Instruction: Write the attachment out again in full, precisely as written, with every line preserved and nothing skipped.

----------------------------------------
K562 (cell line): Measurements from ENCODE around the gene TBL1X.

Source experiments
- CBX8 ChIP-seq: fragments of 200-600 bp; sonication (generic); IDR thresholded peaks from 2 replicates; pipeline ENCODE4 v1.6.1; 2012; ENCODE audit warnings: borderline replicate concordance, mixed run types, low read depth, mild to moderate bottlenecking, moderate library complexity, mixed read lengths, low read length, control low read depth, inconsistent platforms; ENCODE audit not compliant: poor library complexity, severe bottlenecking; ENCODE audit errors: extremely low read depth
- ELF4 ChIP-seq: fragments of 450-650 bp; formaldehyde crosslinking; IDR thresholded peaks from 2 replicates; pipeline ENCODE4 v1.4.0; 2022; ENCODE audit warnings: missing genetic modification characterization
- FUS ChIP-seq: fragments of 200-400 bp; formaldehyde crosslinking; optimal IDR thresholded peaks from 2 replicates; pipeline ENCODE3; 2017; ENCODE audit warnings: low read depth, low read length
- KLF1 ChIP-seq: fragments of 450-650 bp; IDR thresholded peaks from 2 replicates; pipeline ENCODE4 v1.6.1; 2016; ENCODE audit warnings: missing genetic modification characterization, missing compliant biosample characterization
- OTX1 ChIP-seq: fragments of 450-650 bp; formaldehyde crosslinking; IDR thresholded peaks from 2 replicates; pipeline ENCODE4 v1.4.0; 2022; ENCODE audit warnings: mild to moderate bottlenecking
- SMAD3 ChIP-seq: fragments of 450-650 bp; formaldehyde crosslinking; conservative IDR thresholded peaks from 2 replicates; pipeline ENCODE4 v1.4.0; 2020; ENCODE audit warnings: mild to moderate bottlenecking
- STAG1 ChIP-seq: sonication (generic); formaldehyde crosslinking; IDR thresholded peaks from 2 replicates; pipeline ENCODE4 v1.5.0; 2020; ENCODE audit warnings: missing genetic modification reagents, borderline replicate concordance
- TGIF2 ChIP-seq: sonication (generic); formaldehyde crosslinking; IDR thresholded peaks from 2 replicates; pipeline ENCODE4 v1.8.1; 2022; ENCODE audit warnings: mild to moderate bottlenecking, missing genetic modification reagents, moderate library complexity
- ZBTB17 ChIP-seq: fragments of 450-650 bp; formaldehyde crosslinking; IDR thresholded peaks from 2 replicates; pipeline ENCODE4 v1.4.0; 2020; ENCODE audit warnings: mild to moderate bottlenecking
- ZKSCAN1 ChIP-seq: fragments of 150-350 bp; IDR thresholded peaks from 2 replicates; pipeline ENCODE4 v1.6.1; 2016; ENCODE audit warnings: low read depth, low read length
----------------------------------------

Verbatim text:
K562 (cell line): Measurements from ENCODE around the gene TBL1X.

Source experiments
- CBX8 ChIP-seq: fragments of 200-600 bp; sonication (generic); IDR thresholded peaks from 2 replicates; pipeline ENCODE4 v1.6.1; 2012; ENCODE audit warnings: borderline replicate concordance, mixed run types, low read depth, mild to moderate bottlenecking, moderate library complexity, mixed read lengths, low read length, control low read depth, inconsistent platforms; ENCODE audit not compliant: poor library complexity, severe bottlenecking; ENCODE audit errors: extremely low read depth
- ELF4 ChIP-seq: fragments of 450-650 bp; formaldehyde crosslinking; IDR thresholded peaks from 2 replicates; pipeline ENCODE4 v1.4.0; 2022; ENCODE audit warnings: missing genetic modification characterization
- FUS ChIP-seq: fragments of 200-400 bp; formaldehyde crosslinking; optimal IDR thresholded peaks from 2 replicates; pipeline ENCODE3; 2017; ENCODE audit warnings: low read depth, low read length
- KLF1 ChIP-seq: fragments of 450-650 bp; IDR thresholded peaks from 2 replicates; pipeline ENCODE4 v1.6.1; 2016; ENCODE audit warnings: missing genetic modification characterization, missing compliant biosample characterization
- OTX1 ChIP-seq: fragments of 450-650 bp; formaldehyde crosslinking; IDR thresholded peaks from 2 replicates; pipeline ENCODE4 v1.4.0; 2022; ENCODE audit warnings: mild to moderate bottlenecking
- SMAD3 ChIP-seq: fragments of 450-650 bp; formaldehyde crosslinking; conservative IDR thresholded peaks from 2 replicates; pipeline ENCODE4 v1.4.0; 2020; ENCODE audit warnings: mild to moderate bottlenecking
- STAG1 ChIP-seq: sonication (generic); formaldehyde crosslinking; IDR thresholded peaks from 2 replicates; pipeline ENCODE4 v1.5.0; 2020; ENCODE audit warnings: missing genetic modification reagents, borderline replicate concordance
- TGIF2 ChIP-seq: sonication (generic); formaldehyde crosslinking; IDR thresholded peaks from 2 replicates; pipeline ENCODE4 v1.8.1; 2022; ENCODE audit warnings: mild to moderate bottlenecking, missing genetic modification reagents, moderate library complexity
- ZBTB17 ChIP-seq: fragments of 450-650 bp; formaldehyde crosslinking; IDR thresholded peaks from 2 replicates; pipeline ENCODE4 v1.4.0; 2020; ENCODE audit warnings: mild to moderate bottlenecking
- ZKSCAN1 ChIP-seq: fragments of 150-350 bp; IDR thresholded peaks from 2 replicates; pipeline ENCODE4 v1.6.1; 2016; ENCODE audit warnings: low read depth, low read length